Saturday, July 13, 2013

Is Total Yield a Contrarian Indicator?

A high dividend yield has long been a useful metric for value-minded investors. Since stock prices and dividend yields have an inverse relationship, all else equal, a high dividend yield can mean a depressed share price and represent a good buying opportunity. 

The following chart showing the S&P 500's quarterly value and dividend yield illustrates this relationship:
Source: Standard & Poors (through 3/31/2013)
Indeed, the correlation between the two data sets is -53.3%. Even with the significant dividend cuts during the financial crisis, dividend yield has remained a useful buying metric over this period.

What about buybacks?

Given the rise in buyback activity in recent decades, however, some in the investing community have suggested that we reduce the emphasis on dividend yield and focus more on a "total" or "adjusted" yield that also considers buybacks.

Using the same S&P data, here's how quarterly buyback yield alone compares to the S&P 500 quarterly market value:
Source: Standard & Poors

As you can see, buyback yield has a much more positive correlation with equity values -- +60.4% by my calculation for this period. In other words, as stock prices have gone up, buyback yields have generally risen, too.

Even when we combine dividends and buybacks to come up with a "total" or "adjusted" yield, the relationship is still positive:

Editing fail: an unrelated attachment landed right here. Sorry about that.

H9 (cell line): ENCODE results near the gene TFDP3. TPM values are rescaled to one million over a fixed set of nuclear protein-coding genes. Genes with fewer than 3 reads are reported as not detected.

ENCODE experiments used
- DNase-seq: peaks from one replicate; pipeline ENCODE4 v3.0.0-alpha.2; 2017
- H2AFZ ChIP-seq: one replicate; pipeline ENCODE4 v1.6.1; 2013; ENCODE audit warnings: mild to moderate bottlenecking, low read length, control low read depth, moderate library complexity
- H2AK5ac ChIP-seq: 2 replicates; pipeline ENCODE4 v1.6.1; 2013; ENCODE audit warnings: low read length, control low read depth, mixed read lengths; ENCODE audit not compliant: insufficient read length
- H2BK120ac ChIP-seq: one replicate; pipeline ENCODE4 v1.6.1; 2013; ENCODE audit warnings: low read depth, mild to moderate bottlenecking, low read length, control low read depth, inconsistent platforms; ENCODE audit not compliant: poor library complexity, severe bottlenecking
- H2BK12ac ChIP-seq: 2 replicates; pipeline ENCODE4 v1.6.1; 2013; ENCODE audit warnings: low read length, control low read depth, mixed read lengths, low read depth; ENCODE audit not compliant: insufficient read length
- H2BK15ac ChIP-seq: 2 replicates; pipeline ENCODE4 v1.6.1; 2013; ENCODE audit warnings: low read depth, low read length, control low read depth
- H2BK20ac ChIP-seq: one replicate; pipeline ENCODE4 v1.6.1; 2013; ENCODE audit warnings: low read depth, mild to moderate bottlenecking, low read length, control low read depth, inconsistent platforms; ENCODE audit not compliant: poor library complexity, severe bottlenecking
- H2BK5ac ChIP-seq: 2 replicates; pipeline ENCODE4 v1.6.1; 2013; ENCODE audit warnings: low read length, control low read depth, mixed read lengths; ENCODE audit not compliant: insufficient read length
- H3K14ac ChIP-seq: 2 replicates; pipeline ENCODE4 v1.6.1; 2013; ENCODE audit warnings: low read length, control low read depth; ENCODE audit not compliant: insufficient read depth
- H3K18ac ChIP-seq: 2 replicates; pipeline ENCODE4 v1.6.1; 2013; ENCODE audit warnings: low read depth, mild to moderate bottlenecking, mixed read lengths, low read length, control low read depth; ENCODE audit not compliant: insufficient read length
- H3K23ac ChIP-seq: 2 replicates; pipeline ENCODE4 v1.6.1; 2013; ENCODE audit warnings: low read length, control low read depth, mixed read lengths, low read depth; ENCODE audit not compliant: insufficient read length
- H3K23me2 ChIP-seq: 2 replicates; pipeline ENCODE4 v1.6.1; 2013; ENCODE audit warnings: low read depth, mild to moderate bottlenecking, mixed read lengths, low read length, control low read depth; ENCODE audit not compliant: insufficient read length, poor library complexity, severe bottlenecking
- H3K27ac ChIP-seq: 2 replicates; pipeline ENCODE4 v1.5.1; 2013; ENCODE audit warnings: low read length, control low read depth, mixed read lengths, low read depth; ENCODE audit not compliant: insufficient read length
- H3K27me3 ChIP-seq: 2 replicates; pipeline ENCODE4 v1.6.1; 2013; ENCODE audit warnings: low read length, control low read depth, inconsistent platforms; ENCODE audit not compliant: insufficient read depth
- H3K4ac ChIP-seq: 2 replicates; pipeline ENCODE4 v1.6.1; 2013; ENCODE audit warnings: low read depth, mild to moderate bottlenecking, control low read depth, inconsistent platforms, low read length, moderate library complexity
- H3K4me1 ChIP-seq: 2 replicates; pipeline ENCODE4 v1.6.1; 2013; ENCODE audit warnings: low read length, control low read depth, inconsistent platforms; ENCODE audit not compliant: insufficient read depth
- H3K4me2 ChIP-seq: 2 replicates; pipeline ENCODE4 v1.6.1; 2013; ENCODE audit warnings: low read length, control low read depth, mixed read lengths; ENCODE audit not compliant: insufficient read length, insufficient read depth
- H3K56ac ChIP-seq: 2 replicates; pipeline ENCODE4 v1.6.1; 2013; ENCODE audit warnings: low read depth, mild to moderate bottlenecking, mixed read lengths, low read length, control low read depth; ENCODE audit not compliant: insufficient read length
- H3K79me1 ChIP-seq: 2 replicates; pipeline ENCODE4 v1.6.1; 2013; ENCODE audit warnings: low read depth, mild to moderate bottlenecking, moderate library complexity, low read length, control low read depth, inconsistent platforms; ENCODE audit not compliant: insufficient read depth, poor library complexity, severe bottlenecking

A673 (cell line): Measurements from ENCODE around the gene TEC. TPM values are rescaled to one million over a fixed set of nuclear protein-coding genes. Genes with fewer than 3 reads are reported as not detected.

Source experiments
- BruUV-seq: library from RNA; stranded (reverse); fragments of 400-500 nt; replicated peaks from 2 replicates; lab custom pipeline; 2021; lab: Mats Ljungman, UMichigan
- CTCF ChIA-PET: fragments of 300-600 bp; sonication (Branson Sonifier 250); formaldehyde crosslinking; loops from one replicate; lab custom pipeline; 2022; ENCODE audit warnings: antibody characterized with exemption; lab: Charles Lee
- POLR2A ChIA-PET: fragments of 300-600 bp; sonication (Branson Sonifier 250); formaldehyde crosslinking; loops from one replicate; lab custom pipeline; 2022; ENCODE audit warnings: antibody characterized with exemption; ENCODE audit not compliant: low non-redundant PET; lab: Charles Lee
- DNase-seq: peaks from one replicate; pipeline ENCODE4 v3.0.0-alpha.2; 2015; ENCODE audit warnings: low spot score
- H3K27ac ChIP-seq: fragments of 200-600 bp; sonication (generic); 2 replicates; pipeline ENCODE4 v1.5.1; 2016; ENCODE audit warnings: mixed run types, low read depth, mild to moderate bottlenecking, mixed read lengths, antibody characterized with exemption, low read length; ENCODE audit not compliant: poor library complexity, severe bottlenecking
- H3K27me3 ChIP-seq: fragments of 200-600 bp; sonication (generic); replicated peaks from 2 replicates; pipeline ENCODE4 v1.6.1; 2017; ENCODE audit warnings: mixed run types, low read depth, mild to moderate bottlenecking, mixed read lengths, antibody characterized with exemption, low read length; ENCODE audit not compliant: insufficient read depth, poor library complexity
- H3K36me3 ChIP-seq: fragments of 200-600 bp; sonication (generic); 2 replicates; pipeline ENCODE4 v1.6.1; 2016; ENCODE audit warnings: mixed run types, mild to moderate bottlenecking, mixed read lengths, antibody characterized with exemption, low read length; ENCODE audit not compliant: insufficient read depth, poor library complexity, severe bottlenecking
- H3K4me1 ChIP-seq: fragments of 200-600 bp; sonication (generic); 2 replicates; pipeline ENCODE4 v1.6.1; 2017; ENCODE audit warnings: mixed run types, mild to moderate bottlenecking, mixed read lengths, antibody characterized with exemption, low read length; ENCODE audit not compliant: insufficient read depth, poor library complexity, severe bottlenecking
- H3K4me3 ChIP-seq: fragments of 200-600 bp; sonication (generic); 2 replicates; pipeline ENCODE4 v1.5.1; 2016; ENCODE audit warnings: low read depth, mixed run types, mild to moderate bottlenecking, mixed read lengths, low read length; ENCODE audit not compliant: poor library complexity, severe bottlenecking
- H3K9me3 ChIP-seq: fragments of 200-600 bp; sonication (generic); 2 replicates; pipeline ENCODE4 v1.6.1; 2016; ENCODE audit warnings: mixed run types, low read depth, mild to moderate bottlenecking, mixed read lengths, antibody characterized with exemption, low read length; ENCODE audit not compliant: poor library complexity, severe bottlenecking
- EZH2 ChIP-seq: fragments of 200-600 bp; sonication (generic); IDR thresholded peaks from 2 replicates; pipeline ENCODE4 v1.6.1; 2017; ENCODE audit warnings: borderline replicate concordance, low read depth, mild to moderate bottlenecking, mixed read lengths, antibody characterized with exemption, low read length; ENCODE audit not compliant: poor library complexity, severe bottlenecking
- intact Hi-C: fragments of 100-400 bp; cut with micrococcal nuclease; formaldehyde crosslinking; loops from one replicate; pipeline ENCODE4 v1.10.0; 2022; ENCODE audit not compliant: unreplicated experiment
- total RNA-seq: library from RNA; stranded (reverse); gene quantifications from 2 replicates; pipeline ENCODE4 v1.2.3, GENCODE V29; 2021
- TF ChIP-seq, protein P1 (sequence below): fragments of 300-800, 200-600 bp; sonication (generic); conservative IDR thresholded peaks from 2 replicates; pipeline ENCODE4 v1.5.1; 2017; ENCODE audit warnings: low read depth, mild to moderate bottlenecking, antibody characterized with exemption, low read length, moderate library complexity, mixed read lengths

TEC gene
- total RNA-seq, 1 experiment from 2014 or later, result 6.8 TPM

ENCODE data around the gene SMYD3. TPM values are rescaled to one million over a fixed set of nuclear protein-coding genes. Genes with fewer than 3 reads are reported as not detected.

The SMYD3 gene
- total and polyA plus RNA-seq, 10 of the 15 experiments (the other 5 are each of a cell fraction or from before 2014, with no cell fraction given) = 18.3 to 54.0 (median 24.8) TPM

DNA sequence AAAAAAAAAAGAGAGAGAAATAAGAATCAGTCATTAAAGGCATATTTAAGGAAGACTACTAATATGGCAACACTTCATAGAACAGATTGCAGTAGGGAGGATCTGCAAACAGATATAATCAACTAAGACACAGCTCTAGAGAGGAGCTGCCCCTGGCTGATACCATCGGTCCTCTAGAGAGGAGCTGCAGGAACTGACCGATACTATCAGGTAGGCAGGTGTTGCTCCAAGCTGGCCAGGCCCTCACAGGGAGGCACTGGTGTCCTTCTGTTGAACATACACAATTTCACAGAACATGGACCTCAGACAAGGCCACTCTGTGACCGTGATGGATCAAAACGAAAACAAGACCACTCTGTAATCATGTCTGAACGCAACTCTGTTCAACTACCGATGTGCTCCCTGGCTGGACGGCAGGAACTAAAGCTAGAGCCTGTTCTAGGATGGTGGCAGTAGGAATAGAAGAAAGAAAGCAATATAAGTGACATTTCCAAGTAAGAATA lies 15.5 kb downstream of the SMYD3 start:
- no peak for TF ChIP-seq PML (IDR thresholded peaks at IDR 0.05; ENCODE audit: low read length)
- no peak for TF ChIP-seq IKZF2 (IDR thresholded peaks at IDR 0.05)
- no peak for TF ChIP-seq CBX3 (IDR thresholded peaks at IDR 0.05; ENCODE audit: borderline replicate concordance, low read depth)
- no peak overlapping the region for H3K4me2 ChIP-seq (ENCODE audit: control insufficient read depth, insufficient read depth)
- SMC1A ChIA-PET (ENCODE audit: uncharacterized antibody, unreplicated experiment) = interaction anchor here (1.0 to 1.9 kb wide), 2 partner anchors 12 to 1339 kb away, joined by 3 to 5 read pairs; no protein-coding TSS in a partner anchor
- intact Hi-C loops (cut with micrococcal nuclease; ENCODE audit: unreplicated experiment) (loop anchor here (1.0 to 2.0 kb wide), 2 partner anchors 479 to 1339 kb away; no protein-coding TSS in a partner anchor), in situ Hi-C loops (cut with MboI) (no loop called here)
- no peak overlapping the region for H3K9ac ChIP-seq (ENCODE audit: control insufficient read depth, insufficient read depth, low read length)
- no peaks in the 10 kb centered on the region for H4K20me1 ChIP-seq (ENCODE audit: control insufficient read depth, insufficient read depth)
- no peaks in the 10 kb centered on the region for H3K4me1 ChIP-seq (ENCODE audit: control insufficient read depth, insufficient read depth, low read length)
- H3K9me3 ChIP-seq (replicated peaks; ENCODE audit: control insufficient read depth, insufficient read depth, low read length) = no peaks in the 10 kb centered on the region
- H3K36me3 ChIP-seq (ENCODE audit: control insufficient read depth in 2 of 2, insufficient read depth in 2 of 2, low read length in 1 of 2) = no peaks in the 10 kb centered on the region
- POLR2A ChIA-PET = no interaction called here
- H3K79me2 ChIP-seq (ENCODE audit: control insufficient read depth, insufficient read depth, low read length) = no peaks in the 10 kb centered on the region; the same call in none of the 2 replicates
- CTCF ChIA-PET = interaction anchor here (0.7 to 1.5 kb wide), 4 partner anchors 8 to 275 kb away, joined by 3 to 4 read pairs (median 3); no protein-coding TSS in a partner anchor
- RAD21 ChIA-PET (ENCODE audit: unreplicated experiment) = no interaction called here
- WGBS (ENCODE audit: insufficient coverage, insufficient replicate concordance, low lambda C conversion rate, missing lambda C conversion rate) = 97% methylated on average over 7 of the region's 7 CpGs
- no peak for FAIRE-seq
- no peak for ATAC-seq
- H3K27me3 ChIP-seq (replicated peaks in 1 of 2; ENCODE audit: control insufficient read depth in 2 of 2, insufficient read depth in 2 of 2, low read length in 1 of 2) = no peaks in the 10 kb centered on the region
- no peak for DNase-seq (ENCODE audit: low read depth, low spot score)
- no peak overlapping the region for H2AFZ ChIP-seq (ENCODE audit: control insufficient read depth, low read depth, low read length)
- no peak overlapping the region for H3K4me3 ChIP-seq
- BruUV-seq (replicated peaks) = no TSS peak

Source: Standard & Poors
The correlation in this case was 45.8% -- reduced a bit by the dividend yield, but still very much a positive relationship.

If anything, then, a higher total yield tends to suggest an over-valued market rather than the other way around.

Granted, this is a relatively small sample size of a few dozen quarters. Perhaps over the course of a few decades companies will begin to repurchase more of their stock when prices are depressed and make total yield more of a helpful indicator.'s to hoping at least.

Bottom line

Though I'm certainly not against buybacks and think they should be included in any equity research process, investors should be skeptical about using a high total or adjusted yield as a buying signal.

Other good reads this week
Quote of the week
It is our belief that shareholders should demand of their managements either a normal payout of earnings -- on the order of, say, two-thirds -- or else a clear-cut demonstration that the reinvested profits have produced a satisfactory increase in per-share earnings. ~Benjamin Graham, The Intelligent Investor (ch. 19)

Have a great weekend!


@toddwenning on Twitter